Apr 15, 2014 fbook icon twitter icon rss icon

Why We May Use Animals

Before returning to the arguments for animal rights, I would like to present a classical-individualist case for the use of animals for human purposes. Without this case reasonably well established, it will not be possible to critically assess the case for animal rights. After all, this is a comparative matter -- which viewpoint makes better sense and therefore is more likely to be true? Moreover, it was from a roughly classical-individualist stance that the idea of basic rights was developed, by John Locke and others.

One reason for the propriety of our use of animals is that we are more important or valuable than other animals and some of our projects may require the use, even killing, of animals so as to succeed. Notice that this is different from saying that human beings are “uniquely important,” a position avidly ridiculed by Stephen R. L. Clark, who claims that “there seems no decent ground in reason or revelation to suppose that man is uniquely important or significant.” If man were uniquely important, that would mean that one could not assign any value to plants or nonhuman animals apart from their relationship to human beings. The position I am defending is that there is a scale of importance in nature and among all the various kinds of being, with human beings prima facie the most important -- even while some members of the human species may indeed prove themselves to be the most vile and worthless as well.

How do we establish that we are the most important or valuable? By considering whether the idea of lesser or greater importance or value in the nature of things makes clear sense and applying it to an understanding of whether human beings or other animals are more important. If it turns out that ranking things in nature as more or less important makes sense, and if humans qualify as more important than other animals, there is at least the beginning of a reason why we may make use of other animals for our purposes -- for instance, when a trade-off is unavoidable.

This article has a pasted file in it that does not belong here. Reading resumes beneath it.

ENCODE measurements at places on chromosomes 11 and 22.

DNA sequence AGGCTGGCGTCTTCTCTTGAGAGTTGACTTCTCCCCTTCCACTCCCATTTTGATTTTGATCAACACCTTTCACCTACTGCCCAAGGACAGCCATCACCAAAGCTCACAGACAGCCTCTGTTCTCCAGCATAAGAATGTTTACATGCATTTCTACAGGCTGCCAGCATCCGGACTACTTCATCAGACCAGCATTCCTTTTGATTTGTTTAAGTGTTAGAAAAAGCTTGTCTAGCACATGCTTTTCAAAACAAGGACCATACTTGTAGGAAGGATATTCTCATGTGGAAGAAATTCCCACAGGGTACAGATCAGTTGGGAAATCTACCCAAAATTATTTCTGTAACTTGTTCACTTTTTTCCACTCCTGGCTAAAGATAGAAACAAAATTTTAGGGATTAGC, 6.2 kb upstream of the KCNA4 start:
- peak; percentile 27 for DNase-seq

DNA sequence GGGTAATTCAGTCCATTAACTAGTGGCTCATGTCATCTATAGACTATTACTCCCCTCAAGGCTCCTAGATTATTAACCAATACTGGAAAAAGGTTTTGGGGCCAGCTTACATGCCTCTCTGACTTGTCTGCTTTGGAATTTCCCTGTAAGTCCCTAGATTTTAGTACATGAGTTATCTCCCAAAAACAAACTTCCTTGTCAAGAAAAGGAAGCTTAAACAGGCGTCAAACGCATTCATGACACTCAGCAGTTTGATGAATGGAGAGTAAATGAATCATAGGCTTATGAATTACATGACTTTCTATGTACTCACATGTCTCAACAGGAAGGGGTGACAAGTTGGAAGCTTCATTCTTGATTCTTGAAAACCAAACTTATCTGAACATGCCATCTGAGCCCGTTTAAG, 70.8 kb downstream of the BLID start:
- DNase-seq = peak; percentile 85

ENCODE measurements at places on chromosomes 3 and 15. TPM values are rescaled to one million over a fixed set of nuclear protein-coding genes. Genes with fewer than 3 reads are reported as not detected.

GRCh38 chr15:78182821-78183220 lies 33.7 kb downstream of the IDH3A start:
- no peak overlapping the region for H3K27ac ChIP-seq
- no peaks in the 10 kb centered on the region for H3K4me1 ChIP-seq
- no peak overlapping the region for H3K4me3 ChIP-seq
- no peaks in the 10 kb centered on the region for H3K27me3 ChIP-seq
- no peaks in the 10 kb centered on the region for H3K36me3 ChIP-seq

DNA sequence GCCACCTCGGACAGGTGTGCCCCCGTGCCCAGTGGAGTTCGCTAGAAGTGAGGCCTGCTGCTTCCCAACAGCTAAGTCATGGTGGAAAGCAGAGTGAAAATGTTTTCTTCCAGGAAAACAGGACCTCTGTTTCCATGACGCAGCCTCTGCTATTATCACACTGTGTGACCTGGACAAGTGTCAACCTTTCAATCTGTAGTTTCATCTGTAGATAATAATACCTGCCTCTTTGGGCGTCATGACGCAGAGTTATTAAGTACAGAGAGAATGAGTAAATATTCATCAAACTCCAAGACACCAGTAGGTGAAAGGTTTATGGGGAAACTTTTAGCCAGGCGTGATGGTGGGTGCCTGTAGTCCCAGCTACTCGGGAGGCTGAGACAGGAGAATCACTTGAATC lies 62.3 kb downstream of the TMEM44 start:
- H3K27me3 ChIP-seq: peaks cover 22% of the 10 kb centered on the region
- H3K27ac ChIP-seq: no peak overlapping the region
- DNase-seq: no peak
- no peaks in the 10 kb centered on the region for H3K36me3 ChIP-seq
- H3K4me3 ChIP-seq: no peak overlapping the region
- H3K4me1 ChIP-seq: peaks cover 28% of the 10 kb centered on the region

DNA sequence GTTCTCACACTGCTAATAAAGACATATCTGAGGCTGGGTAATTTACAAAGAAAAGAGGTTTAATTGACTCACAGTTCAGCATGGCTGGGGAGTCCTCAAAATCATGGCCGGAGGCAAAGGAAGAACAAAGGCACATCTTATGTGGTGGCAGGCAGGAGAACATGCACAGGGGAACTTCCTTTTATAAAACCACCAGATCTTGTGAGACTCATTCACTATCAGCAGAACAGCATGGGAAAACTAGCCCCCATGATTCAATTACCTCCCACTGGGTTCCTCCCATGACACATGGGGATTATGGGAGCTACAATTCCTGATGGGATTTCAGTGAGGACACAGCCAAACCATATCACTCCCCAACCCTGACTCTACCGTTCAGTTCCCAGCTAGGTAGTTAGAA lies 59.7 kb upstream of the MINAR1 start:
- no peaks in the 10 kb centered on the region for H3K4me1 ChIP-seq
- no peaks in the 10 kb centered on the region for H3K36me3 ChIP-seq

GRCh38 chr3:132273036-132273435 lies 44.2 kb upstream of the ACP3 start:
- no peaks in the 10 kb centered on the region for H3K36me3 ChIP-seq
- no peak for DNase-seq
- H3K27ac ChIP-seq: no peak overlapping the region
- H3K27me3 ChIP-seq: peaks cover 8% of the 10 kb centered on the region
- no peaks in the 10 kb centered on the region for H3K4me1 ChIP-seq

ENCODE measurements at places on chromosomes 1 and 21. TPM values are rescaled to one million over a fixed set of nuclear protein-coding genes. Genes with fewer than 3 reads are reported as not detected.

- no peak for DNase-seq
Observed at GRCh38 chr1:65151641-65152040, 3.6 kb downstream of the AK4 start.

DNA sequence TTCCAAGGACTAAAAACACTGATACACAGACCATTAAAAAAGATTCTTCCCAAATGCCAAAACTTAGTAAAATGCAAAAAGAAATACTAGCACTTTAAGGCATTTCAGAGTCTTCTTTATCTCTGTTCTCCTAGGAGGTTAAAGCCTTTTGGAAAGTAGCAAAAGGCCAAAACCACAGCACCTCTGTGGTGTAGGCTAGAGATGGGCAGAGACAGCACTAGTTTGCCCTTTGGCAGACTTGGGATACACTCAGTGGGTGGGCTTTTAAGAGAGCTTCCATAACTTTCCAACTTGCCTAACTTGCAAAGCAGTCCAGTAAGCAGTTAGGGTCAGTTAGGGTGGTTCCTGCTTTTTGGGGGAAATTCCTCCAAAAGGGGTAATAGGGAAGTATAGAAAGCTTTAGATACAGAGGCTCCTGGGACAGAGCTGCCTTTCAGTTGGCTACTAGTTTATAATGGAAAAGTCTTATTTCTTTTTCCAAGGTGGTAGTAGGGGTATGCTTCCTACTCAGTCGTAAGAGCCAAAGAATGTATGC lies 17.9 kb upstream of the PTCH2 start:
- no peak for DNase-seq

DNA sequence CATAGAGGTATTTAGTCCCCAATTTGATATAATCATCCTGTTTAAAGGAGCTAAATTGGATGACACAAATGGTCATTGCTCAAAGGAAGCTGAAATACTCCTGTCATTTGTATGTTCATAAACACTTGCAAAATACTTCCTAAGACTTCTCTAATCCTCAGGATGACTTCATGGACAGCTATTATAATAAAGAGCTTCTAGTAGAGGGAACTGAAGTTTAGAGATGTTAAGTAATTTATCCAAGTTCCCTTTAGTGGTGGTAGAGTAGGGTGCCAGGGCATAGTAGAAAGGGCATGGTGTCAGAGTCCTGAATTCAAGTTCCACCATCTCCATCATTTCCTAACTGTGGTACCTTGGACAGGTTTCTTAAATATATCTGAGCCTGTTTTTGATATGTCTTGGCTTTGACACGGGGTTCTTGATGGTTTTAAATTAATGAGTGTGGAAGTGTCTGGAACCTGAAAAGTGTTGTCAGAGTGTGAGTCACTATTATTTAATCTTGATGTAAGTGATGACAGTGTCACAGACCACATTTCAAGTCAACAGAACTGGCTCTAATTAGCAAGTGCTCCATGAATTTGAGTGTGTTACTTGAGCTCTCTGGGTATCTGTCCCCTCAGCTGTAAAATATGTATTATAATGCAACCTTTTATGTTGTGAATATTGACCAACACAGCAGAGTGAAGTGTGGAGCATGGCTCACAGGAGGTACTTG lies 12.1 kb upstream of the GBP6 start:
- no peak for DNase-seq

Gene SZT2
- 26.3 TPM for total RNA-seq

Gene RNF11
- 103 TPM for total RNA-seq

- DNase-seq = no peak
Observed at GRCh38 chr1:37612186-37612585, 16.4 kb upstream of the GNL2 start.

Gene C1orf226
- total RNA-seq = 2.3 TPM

That there are things of different degree of value in nature is admitted by animal rights advocates, so there is no need to argue about that here. When they insist that we treat animals differently from the way we treat, say, rocks -- so that we may use rocks in ways that we may not use animals -- animal rights or liberation champions testify, at least by implication, that animals are more important than rocks.  They happen, also, to deny that human beings rank higher than other animals, or at least they do not admit that ranking human beings higher warrants our using animals for our purposes. But that is a distinct issue. What matters for now is that variable importance in nature is at least implicitly admitted by defenders of the high moral status of animals.

Quite independently of this acknowledgment, there simply is evidence through the natural world of the existence of beings of greater complexity and of higher value. For example, while it makes no sense to evaluate as good or bad such things as planets or rocks or pebbles -- except as they may relate to human purposes -- when it comes to plants and animals, the process of evaluation commences very naturally indeed. We can speak of better or worse oaks, redwoods, zebras, foxes, or chimps. While at this point we confine our evaluation to the condition or behavior of such beings without any intimation of their responsibility for being better or worse, when we start discussing human beings, our evaluation takes on a moral component. Indeed, none are more ready to testify to this than animal rights advocates, who, after all, do not demand any change of behavior on the part of nonhuman animals and yet insist that human beings conform to certain moral edicts as a matter of their own choice. This means that even animal rights advocates admit outright that to the best of our knowledge, it is with human beings that the idea of moral responsibility enters the universe.